With reference to column 722, it can be seen that item layout pattern 712 shows three properties 736 as well as a thumbnail 738. Attributes of each of the properties are referenced by numeral 740. With reference to attributes 740, it can be seen that the first property 736A can have a variable width and left alignment. Further, attributes 740 indicate that a second property 736B is to consume not more than 50% of the width of layout pattern 712 and be right aligned. The third property 736C is to be left aligned as further shown by legend 740. Cell 742 indicates that item layout pattern 712 is applicable to having 250-350 relative pixels available, and when two rows are desired.

Turning to row 724, which is applicable to 351 or more relative pixels and by way of further illustration two rows, is shown to be able to accommodate nine different properties, which are referenced by a set of letters ranging from As to Js. Selectively choosing some of the properties for illustrative purposes, the third property 744 is defined by line 746 to be applicable more than 50 relative pixels are available and to be left aligned. By way of further illustration, fourth property 748 is to not consume more than 33% of the width of item layout pattern 714 and is to be right aligned as is shown by row 750. These illustrations help to explain the vast ranges of options, which are almost infinite, that can be employed to present data in a way not allowed by the prior art. If a developer determines that only a single row is to be used, then the developer can provide an item layout pattern as is shown in row 726, which is applicable to up to 250 relative pixels, but only shows one row of data. A final illustrative example is shown by way of row 728, which constrains item layout pattern 718 to a single row, that is applicable to situations where more than 251 relative pixels are available.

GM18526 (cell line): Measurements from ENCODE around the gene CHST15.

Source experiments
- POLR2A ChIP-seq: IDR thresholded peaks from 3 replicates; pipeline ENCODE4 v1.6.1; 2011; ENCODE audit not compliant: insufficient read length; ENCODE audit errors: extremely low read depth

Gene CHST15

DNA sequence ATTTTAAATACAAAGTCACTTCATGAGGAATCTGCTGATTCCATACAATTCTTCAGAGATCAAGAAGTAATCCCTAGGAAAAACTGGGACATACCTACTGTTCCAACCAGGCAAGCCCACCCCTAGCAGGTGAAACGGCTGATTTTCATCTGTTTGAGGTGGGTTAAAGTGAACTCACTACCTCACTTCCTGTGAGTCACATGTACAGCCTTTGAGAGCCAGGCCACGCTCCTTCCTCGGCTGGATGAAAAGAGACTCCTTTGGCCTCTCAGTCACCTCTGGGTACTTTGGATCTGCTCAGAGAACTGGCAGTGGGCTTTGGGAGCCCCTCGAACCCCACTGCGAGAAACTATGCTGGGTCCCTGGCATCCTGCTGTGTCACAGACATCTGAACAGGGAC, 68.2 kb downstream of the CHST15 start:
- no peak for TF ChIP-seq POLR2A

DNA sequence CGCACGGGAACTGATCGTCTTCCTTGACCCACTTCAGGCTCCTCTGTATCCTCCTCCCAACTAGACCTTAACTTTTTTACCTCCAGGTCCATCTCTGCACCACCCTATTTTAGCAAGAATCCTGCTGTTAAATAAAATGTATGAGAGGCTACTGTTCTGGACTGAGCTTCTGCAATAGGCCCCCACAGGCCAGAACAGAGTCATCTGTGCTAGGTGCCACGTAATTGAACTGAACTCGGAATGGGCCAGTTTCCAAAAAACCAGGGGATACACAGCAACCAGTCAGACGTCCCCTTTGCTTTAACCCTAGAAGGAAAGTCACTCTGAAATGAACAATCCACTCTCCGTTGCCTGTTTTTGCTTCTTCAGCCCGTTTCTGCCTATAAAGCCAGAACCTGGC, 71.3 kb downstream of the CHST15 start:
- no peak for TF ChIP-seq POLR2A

In some embodiments, this pattern, alpha pattern 700 represents a single pattern layout that can take on various forms based on the size of a window that is being used to present different file representations. Many hundreds of layout patterns can be defined, and various formats or subpatterns of those patterns can further be defined based on an amount of screened real estate available to present the file representations. By way of example, a developer may elect to apply alpha pattern 700 to music files. In such a situation, all music files will be subject to alpha pattern 700. That is, based on the screened real estate available, one of the options (710-718) will be selected for all music files. Similarly, a developer may associate only text files or some other files that meet certain criteria and are to be associated with alpha pattern 700. By way of example, representation FIG. 7B depicts an illustrative representation of files according to alpha pattern 700. But a developer may wish to utilize some different pattern, which has a different arrangement of placeholders.

Another illustrative layout pattern is shown in FIG. 8A and is referenced by numeral 800. For ease of reference, we will refer to this as beta pattern 800. Beta pattern 800 is shown to illustratively include seven item layout patterns which are referenced by numerals 812, 814, 816, 818, 820, 822, and 824. Reading the table shown in FIG. 8A is similar to that of FIG. 7A; thus, less detail will be provided so as to not be repetitive. By way of a few illustrations, row 826 shows that item layout pattern 816 can display four properties as well as a thumbnail. First property 828 was not to consume more than 33% of item layout pattern 816 and is to be right aligned as indicated by line 830 of legend 832. The other property formats can be gleaned from legend 832. Cell 834 indicates that layout pattern 816 is desirable to be used when 351 to 450 relative pixels are available and two rows of data are desired to be shown.